Look at verse 50. “But I have a baptism to undergo, and how distressed I am until it is completed.” Here baptism refers to the baptism of death. In Mark 10:39, Jesus said to two ambitious disciples, James and John, “You will drink the cup I drink and be baptized with the baptism I am baptized with, but to sit at my right or left is not for me to grant.” In saying this Jesus predicted their death following his own death. Then why did Jesus speak of his death as a baptism? For his death on the cross would be the baptism of God’s wrath poured out upon him because of man’s sin. The cross of Jesus is the combination of God’s thorough judgment for man’s sin upon his Son and its consequent marvelous salvation of God. Jesus’ suffering on the cross was more than physical pain. Before taking the cross, he said to his disciples at the place called Gethsemane, “My soul is overwhelmed with sorrow to the point of death” (Mk 14:34). And in his prayer he said, “Father, if you are willing, take this cup from me; yet not my will, but yours be done.” And being in anguish, he prayed more earnestly, and his sweat was like drops of blood falling to the ground (Lk 22:42,44). On the cross he cried out, “My God, my God, who have you forsaken me?” (Mt 27:46; Mk 15:34). So here in verse 50, he said, “how distressed I am until it is completed!” We don’t want to be blamed for anything let alone to be condemned and judged for others’ sins. But our Lord Jesus was blamed, condemned and judged for all our sins. The cross of Jesus is the refuge and shelter from God’s dreadful judgment of fire. May we live in this grace each day.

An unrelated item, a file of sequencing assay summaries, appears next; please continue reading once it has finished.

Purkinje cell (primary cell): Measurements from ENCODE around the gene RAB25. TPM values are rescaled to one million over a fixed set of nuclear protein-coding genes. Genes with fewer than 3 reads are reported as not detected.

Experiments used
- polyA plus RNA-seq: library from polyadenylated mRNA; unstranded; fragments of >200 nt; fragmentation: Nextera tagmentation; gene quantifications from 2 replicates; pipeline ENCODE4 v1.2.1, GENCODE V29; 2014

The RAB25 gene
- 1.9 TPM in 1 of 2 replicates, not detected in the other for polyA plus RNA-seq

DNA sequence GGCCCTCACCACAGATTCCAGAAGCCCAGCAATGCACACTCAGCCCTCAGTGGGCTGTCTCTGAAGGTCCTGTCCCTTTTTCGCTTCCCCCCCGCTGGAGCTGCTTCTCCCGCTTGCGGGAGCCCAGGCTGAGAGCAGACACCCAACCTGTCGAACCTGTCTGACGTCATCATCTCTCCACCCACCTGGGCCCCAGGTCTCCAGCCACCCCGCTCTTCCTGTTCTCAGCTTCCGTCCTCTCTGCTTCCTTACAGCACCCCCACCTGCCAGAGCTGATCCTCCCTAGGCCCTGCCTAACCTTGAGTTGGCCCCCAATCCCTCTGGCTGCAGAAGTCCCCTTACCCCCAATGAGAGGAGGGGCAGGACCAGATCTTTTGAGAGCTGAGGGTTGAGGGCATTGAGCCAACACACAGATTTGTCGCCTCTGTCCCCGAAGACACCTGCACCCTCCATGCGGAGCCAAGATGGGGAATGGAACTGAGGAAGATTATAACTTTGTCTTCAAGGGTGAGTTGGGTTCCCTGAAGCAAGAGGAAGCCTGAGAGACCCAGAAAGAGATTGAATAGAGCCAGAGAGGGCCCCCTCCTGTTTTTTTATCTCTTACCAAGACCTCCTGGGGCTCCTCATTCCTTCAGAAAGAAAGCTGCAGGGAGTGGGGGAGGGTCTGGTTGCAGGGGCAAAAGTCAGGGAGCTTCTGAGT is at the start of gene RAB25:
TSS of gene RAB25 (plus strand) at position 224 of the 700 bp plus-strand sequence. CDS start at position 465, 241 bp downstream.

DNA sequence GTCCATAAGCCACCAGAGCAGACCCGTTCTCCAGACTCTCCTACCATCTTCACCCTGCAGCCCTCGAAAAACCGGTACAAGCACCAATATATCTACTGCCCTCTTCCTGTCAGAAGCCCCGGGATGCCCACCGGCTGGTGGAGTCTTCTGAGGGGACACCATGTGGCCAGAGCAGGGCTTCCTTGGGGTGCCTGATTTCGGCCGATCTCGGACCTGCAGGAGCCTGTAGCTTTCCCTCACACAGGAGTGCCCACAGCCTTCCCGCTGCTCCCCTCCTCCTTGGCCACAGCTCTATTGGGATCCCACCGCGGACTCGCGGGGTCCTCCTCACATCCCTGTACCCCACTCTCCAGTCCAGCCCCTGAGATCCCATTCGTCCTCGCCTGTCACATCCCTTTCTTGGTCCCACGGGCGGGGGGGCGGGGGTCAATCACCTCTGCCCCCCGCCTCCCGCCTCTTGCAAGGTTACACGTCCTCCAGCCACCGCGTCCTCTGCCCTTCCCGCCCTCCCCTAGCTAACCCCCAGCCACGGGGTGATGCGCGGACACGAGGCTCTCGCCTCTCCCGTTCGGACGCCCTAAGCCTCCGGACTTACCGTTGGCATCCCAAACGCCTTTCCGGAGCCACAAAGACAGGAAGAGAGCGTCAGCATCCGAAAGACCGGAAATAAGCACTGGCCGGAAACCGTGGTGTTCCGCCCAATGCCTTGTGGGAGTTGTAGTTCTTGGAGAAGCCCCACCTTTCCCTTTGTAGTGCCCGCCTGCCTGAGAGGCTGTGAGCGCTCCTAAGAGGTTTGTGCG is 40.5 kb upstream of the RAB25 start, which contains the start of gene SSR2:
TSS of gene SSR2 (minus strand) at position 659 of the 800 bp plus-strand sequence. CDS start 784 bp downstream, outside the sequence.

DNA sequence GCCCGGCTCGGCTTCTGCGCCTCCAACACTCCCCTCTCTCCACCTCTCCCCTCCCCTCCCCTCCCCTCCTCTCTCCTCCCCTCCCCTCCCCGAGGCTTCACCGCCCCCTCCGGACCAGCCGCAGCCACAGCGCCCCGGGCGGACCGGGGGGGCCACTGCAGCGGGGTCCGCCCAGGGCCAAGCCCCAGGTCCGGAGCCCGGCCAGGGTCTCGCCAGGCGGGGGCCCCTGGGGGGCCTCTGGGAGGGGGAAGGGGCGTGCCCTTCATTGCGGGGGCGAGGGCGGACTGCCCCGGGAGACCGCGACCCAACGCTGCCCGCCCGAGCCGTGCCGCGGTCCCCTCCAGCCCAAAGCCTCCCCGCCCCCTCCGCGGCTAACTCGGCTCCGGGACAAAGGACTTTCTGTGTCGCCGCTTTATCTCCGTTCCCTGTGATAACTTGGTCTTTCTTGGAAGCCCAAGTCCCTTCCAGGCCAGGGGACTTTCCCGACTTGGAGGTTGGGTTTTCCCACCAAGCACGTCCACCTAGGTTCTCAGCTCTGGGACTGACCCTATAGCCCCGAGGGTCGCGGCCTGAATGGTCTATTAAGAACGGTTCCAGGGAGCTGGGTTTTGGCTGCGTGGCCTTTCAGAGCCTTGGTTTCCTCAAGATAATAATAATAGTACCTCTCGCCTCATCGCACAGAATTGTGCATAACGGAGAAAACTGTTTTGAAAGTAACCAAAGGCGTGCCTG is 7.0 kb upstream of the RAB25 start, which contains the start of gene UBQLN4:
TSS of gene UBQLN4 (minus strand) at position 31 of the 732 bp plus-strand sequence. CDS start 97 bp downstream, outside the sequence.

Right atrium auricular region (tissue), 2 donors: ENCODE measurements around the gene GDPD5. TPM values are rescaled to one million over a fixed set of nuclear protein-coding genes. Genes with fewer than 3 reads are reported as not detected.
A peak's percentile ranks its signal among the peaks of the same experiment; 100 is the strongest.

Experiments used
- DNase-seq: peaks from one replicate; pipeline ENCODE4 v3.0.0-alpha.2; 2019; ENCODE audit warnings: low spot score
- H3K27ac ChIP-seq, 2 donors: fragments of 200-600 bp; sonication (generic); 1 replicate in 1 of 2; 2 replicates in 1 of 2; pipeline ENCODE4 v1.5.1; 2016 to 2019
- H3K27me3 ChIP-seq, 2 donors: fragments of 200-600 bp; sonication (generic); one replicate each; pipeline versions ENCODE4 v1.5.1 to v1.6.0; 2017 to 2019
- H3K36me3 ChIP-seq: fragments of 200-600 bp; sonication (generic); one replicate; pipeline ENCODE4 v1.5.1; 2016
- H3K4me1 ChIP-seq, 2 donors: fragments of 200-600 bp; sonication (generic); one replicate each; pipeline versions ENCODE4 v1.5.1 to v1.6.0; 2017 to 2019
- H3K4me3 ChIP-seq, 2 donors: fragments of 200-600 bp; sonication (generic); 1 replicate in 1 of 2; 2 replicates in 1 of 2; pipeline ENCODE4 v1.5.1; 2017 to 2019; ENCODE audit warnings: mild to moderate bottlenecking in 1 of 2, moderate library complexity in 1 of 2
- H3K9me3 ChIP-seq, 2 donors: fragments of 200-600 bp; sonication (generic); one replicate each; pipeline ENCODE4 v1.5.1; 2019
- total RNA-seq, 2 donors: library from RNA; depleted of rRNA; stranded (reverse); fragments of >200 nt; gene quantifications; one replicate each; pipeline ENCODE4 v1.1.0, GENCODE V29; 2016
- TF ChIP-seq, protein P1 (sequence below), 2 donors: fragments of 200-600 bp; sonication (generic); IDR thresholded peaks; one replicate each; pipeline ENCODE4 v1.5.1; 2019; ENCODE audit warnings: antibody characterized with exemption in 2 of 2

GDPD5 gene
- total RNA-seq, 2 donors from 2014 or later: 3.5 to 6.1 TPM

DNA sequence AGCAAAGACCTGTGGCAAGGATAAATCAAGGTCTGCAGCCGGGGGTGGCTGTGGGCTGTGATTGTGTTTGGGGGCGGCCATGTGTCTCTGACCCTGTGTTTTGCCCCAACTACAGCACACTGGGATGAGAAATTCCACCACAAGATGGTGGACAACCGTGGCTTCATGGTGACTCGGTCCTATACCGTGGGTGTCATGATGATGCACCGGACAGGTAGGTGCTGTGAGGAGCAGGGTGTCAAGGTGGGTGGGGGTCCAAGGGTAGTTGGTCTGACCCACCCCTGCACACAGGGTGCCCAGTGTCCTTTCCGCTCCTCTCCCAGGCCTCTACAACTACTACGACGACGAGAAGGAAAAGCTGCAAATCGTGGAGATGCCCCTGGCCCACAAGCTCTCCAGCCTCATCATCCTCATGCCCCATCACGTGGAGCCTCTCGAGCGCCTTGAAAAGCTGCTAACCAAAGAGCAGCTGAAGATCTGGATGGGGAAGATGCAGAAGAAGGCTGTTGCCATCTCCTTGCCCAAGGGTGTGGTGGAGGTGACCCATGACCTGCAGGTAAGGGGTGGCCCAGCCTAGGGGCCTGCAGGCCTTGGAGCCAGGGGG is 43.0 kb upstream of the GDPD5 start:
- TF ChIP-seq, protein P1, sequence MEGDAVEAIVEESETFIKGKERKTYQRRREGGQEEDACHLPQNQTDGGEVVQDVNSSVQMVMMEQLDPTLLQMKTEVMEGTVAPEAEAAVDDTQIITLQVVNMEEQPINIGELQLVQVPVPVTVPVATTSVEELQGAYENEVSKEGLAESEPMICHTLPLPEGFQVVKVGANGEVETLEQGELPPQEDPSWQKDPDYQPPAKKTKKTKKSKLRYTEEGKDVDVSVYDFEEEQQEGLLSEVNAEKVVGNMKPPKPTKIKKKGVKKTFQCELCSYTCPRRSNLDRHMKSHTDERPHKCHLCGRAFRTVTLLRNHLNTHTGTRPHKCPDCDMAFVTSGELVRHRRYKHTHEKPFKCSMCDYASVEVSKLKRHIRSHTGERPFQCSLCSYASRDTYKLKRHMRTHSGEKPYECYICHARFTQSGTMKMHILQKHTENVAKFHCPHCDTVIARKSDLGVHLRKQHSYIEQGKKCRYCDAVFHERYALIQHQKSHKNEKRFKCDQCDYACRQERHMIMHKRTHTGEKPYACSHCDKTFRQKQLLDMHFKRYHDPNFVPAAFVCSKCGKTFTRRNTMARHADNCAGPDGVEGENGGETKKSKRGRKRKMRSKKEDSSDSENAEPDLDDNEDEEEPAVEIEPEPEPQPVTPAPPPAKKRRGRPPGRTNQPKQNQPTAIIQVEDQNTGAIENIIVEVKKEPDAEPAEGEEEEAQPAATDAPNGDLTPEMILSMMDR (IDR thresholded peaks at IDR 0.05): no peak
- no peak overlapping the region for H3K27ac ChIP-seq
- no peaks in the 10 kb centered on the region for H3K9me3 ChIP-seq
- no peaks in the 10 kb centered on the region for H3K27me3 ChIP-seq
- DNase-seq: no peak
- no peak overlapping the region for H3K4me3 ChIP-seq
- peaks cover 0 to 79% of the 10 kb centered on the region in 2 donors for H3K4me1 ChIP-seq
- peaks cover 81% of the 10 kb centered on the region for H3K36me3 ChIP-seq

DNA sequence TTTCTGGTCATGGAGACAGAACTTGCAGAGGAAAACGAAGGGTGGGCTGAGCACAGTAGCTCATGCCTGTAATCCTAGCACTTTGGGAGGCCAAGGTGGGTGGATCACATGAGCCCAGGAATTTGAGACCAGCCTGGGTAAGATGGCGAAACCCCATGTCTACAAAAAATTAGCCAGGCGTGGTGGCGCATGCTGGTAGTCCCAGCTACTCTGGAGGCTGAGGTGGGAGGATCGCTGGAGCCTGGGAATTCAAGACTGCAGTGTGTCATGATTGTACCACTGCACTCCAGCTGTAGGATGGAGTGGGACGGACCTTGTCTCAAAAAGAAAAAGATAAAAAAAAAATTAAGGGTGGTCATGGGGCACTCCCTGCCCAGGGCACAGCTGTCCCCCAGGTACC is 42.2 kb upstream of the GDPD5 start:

Look at verse 51. “Do you think I came to bring peace on earth? No, I tell you the truth but division.” This seems to be another shocking proclamation. In Matthew’s gospel it is written, “Do not suppose that I have come to bring peace to the earth. I did not come to bring peace, but a sword” (10:34). In Luke’s gospel Jesus questioned, “Do you think I came to bring peace on earth?” Apparently the answer to this question is to be “Yes.” In the song of Zechariah, he said of Jesus, “…the rising sun will come to us from heaven to shine on those living in darkness and in the shadow of death, to guide our feet into the path of peace” (1:79). And at the time of Jesus’ birth, the heavenly host sang, “Glory to God in the highest, and on earth peace to me on whom his favour rests” (2:14). It is obvious that Jesus came to bring peace to mankind. But here to his own question, Jesus answered, “No.” And then he said, “I tell you, but division.” How can we understand this? In the upper room dialogue Jesus said to his disciples, “Peace I leave with you, my peace I give you. I do not give to you as the world gives” (Jn 14:27). Here we see there are two kinds of peace, the peace Jesus gives and the peace the world gives. So when he said, “Do you think I came to bring peace on earth? No”, Jesus was speaking of the worldly peace, like the peace of Rome.